Arirang

"Arirang" (아리랑; [a.ɾi.ɾaŋ]) is a Korean folk song that is often considered to be the anthem of Korea.[1] There are about 3,600 variations of 60 different versions of the song, all of which include a refrain similar to, "Arirang, arirang, arariyo (아리랑, 아리랑, 아라리요)"[2] It is estimated the song is more than 600 years old.[3]

Arirang in North Korea
North Korea Victory Day 274 (9524347338).jpg
A man about to depart on a journey through a mountain pass is seen off by a woman in a scene from the Arirang Festival in North Korea.
CountryNorth Korea
Reference914
RegionAsia and the Pacific
Inscription history
Inscription2014 (9th session)
Arirang in South Korea
Song So-Hee performing Arirang.jpg
Song So-hee performing "Arirang"
CountrySouth Korea
Reference445
RegionAsia and the Pacific
Inscription history
Inscription2012 (7th session)

"Arirang" is included twice on the UNESCO Intangible Cultural Heritage list. South Korea successfully submitted the song for inclusion on the UNESCO list in 2012.[3][2] North Korea also successfully submitted the song for inclusion in 2014.[1][4] In 2015, the South Korean Cultural Heritage Administration added the song to its list of important intangible cultural assets.[5]

The song is sung today in both North and South Korea, a symbol of unity in an otherwise divided region, since the Korean War.

HistoryEdit

OriginEdit

It is believed that "Arirang" originated in Jeongseon, Gangwon Province. "Arirang" as a term today is ambiguous in meaning, but some linguists have hypothesized that "ari" (아리) might have meant "beautiful" in ancient Korean and that "rang" (랑) might have been a way of referring to a "groom."[6] According to a legend, the name is derived from the story of a bachelor and a maiden who fell in love while picking Camellia blossoms near the wharf at Auraji (아우라지) — a body of water which derives its name from the Korean word "eoureojida" (어우러지다) that translates to something close to "be in harmony" or "to meet," like Auraji connects the waters of Pyeongchang and Samcheok to the Han River.[7] There are two versions of this story. In the first one, the bachelor cannot cross the Auraji to meet the maiden because the water is too high and so, they sing a song to express their sorrow. In the second version, the bachelor attempts to cross the Auraji and drowns, singing the sorrowful song after he dies.[8]

Other theories on the origin of the name "Arirang" point to Lady Aryeong, wife of the first king of Silla; "arin," the Jurchen word for "hometown"."[9]

According to Professor Keith Howard, "Arirang" originated in the mountainous regions of Jeongseon and the first mention of the song was found in a 1756 manuscript.[10]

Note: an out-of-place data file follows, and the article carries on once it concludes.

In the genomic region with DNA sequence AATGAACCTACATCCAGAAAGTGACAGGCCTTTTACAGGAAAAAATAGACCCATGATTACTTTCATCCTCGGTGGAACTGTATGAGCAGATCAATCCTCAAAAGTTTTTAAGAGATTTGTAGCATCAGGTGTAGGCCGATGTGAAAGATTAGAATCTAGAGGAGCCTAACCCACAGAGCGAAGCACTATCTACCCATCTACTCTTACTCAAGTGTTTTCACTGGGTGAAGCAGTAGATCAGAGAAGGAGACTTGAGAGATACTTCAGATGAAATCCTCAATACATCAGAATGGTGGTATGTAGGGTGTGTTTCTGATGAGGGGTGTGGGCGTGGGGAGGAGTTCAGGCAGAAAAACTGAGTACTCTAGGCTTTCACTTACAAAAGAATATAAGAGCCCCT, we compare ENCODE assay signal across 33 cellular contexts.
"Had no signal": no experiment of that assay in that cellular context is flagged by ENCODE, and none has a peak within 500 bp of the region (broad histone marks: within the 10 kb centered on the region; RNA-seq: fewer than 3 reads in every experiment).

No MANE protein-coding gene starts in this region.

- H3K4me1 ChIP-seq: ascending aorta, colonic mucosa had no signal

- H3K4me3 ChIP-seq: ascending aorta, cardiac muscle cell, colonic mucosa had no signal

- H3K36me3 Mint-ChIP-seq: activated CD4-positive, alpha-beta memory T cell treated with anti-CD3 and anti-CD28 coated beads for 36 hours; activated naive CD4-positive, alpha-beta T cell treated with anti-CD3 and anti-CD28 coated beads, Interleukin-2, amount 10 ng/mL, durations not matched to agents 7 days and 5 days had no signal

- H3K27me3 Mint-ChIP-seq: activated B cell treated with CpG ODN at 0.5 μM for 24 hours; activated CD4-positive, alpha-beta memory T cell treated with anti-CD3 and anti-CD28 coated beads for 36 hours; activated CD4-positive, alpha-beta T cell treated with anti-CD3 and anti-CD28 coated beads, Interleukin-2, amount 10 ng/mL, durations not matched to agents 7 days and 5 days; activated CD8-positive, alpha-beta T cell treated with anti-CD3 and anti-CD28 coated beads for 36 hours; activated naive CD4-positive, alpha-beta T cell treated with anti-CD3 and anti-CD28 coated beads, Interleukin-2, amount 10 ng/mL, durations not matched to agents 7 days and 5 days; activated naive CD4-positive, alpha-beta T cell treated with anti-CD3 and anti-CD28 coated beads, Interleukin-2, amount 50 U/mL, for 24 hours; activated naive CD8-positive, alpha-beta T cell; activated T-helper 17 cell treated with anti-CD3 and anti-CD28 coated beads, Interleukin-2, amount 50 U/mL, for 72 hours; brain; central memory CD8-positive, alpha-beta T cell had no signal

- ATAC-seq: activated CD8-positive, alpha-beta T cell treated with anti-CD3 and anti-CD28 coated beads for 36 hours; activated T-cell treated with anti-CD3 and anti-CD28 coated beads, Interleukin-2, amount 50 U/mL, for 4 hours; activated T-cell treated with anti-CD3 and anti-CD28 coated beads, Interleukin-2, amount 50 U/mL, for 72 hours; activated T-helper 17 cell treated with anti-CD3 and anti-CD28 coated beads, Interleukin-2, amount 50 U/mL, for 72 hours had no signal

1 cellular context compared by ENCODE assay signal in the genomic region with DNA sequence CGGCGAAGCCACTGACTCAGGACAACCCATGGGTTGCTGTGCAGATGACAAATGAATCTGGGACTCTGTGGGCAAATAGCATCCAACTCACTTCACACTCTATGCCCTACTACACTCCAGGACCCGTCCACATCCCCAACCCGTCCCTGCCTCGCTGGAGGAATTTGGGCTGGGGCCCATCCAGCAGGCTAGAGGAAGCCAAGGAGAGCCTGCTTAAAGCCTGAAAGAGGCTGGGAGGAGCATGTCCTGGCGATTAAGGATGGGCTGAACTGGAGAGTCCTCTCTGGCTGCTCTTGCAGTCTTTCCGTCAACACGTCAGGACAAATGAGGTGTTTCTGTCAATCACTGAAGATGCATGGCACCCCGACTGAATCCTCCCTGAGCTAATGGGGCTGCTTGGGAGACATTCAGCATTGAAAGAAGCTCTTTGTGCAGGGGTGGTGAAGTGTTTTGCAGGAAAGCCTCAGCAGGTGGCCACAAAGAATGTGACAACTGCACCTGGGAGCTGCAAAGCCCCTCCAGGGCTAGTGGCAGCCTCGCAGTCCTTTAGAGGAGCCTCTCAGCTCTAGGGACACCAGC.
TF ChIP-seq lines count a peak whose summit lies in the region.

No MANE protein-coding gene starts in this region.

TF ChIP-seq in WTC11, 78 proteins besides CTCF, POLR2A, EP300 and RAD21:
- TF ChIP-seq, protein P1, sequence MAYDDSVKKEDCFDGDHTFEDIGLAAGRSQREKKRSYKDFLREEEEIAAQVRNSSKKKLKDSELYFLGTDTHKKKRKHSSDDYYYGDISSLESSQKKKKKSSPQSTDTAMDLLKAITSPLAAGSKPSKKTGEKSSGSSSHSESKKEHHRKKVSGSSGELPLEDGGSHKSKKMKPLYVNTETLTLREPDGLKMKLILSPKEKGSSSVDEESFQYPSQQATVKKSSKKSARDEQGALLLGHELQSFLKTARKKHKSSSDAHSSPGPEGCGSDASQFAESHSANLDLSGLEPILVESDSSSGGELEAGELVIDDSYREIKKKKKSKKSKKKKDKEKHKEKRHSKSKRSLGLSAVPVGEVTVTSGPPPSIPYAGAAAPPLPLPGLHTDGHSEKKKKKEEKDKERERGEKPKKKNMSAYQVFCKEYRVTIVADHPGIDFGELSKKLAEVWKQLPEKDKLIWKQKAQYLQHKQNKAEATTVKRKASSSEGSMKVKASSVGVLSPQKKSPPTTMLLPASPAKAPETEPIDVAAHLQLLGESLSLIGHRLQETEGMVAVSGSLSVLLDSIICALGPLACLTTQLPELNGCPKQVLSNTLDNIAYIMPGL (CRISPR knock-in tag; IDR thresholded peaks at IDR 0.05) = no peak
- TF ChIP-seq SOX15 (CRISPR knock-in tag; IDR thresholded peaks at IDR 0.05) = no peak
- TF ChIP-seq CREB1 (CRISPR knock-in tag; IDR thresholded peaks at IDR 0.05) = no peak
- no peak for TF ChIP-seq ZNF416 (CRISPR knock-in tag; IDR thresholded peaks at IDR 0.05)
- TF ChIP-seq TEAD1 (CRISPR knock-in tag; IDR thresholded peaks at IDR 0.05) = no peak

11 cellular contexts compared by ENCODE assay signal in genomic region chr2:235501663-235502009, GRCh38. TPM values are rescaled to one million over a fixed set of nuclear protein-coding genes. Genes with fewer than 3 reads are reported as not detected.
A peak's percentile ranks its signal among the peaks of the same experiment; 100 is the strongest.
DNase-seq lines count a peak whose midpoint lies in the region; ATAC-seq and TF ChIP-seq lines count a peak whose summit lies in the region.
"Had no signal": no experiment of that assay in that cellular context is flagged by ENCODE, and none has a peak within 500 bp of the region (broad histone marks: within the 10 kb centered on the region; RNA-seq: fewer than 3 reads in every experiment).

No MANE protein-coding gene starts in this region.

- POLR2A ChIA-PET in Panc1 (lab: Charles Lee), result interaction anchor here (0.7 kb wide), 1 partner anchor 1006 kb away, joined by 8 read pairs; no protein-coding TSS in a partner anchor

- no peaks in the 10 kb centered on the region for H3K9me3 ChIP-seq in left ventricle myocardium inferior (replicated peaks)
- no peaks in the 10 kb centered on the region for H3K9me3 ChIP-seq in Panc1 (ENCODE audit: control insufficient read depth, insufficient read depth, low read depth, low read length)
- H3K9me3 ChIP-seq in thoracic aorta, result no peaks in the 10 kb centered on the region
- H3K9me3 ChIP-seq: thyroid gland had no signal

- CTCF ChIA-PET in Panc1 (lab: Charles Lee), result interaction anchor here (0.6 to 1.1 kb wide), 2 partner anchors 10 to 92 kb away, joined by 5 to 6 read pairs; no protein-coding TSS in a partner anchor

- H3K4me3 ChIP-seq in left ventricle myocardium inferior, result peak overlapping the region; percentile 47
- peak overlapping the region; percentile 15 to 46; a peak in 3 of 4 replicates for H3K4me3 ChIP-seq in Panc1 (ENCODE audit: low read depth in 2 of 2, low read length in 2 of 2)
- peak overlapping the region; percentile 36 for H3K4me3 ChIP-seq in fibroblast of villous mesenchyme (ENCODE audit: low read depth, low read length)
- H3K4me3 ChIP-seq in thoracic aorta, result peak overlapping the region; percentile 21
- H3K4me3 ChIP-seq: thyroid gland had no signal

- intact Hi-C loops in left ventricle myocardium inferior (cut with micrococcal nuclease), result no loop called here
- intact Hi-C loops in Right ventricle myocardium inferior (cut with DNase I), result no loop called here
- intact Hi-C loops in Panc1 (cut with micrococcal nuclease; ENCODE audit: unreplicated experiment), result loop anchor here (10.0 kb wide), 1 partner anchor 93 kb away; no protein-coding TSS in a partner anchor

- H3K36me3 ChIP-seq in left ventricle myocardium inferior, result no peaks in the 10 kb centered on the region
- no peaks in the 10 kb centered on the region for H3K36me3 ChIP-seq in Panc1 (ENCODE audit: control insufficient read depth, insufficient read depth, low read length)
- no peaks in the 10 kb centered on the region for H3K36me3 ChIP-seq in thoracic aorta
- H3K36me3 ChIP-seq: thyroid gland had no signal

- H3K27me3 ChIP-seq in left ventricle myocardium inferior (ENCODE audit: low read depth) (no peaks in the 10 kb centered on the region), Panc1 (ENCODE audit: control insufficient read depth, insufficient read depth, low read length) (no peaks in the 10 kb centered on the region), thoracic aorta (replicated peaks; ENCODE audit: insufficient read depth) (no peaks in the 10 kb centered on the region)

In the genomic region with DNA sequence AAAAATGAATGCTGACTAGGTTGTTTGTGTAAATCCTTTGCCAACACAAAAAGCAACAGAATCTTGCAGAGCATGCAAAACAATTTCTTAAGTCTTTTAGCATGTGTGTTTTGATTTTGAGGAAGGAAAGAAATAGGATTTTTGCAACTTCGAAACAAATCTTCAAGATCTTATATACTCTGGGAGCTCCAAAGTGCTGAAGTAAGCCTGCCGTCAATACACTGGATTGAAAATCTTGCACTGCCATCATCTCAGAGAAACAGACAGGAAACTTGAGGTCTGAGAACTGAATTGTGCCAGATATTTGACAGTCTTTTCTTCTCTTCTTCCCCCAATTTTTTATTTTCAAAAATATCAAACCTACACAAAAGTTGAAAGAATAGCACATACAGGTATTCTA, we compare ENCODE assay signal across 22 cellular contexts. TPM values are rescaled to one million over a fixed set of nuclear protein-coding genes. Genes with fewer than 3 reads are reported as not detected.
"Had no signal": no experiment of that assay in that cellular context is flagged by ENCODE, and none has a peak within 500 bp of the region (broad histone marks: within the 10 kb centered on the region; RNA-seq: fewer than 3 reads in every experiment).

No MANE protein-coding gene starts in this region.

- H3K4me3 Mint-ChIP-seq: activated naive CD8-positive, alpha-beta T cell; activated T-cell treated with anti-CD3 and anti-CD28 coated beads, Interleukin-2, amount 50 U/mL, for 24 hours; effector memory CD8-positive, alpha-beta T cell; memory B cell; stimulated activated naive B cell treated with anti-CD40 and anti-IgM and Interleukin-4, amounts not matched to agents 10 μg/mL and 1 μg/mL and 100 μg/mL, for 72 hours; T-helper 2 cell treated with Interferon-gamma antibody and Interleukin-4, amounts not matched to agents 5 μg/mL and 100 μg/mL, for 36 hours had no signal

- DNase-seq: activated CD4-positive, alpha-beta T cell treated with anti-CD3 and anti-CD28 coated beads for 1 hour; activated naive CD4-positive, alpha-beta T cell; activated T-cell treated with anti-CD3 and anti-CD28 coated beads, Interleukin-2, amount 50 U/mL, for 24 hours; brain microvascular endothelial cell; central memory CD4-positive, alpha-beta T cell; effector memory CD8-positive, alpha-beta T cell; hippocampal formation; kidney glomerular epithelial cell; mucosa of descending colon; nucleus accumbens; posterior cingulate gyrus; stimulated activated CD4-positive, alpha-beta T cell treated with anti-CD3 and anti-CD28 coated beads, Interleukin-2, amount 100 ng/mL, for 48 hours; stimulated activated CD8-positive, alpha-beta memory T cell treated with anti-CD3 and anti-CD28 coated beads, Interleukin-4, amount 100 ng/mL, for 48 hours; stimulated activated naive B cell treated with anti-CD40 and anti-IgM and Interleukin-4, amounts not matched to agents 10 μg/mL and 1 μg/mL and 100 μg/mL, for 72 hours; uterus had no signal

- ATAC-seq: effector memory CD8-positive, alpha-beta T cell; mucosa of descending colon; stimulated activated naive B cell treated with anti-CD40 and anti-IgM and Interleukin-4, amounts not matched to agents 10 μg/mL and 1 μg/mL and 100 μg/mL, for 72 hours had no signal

According to Pete Seeger, who sang the song in concert in the 1960s, the song goes back to the 1600s when a despotic emperor was imprisoning people right and left who had opposed him. He hung these prisoners from tall pine trees on top of the hill of Arirang, located outside Seoul. Legend states that one of the prisoners condemned to death, walked his final miles singing of how much he loved his country, and how much he hated to say goodbye to it. It was soon picked up by the other prisoners, where it became a Korean tradition that any man had the right to sing this song before his execution.

First recordingEdit

The first known recording of "Arirang" was made in 1896 by American ethnologist Alice C. Fletcher. At her home in Washington, D.C., Fletcher recorded three Korean students singing a song she called "Love Song: Ar-ra-rang."[11][12] One source suggests that the students belonged to noble Korean families and were studying abroad at Howard University during the period in which the recording was made. [13] Another source suggests that the singers were Korean workers who happened to be living in America during that time.[14] The recordings are currently housed in the U.S. Library of Congress.[15]

Resistance anthemEdit

During the Japanese occupation of Korea from 1910 to 1945, when singing was censored heavily and it became a criminal offense for anyone to be singing any patriotic song including the national anthem of Korea, Arirang became an unofficial anthem. "Arirang" became a resistance anthem against Imperial Japanese rule.[16][17] Korean protesters sang "Arirang" during the March 1 Movement, a Korean demonstration against the Japanese Empire in 1919. Many of the variations of "Arirang" that were written during the occupation contain themes of injustice, the plight of labourers, and guerrilla warfare. It was also sung by the mountain guerrillas who were fighting against the fascists. [16]

The most well-known lyrics to "Arirang" first appeared in the 1926 silent film Arirang, directed by Na Woon-gyu. Arirang is now considered a lost film but various accounts say the film was about a Korean student who became mentally ill after being imprisoned and tortured by the Japanese. The film was a hit upon its release and is considered the first Korean nationalist film.[18][16][19]

Popularity in JapanEdit

During the Japanese occupation of Korea, Japan experienced a craze for Korean culture and for "Arirang", in particular. Over 50 Japanese versions of "Arirang" were released between 1931 and 1943, in genres including pop, jazz, and mambo.[16] Some of the former Japanese Imperial soldiers remember and sing "Arirang" from the memories they recollect from their service in Japanese Korea, or from the Korean comfort women (sex slaves) or the Korean forcefully-inscripted labourers and soldiers.